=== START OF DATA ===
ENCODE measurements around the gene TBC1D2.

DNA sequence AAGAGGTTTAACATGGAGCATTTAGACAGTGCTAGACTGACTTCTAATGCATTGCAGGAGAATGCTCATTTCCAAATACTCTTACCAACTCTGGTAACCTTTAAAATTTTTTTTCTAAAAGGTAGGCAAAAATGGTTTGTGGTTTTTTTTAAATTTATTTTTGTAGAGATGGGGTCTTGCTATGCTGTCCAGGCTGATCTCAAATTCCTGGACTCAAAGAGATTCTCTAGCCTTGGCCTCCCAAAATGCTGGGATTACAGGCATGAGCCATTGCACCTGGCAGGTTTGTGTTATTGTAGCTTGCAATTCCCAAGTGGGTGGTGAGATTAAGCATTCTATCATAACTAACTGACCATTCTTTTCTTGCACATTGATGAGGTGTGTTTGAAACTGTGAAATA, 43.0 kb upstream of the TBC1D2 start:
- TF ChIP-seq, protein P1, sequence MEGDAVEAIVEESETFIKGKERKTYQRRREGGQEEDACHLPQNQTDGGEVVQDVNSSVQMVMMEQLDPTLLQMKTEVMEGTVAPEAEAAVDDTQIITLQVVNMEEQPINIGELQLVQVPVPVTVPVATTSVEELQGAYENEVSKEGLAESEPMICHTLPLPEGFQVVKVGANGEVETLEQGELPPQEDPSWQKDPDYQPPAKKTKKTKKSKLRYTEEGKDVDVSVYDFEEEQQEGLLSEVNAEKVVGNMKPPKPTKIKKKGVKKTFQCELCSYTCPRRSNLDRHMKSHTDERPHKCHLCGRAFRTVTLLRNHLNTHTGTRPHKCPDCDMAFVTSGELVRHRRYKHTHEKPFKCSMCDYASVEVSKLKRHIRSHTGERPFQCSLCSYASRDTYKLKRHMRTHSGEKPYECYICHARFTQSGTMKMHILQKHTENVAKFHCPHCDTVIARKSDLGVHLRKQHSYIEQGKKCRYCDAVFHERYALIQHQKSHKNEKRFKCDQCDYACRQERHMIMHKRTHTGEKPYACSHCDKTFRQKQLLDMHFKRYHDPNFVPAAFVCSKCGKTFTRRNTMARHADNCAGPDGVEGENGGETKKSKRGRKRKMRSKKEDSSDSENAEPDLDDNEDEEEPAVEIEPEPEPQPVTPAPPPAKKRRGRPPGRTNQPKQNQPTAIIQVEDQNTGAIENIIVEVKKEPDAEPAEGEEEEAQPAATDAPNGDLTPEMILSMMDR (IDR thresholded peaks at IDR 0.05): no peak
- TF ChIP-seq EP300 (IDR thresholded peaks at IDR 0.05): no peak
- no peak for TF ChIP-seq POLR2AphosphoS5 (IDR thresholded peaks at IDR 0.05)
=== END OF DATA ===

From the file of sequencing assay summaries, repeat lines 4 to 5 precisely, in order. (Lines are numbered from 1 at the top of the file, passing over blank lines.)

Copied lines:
- TF ChIP-seq EP300 (IDR thresholded peaks at IDR 0.05): no peak
- no peak for TF ChIP-seq POLR2AphosphoS5 (IDR thresholded peaks at IDR 0.05)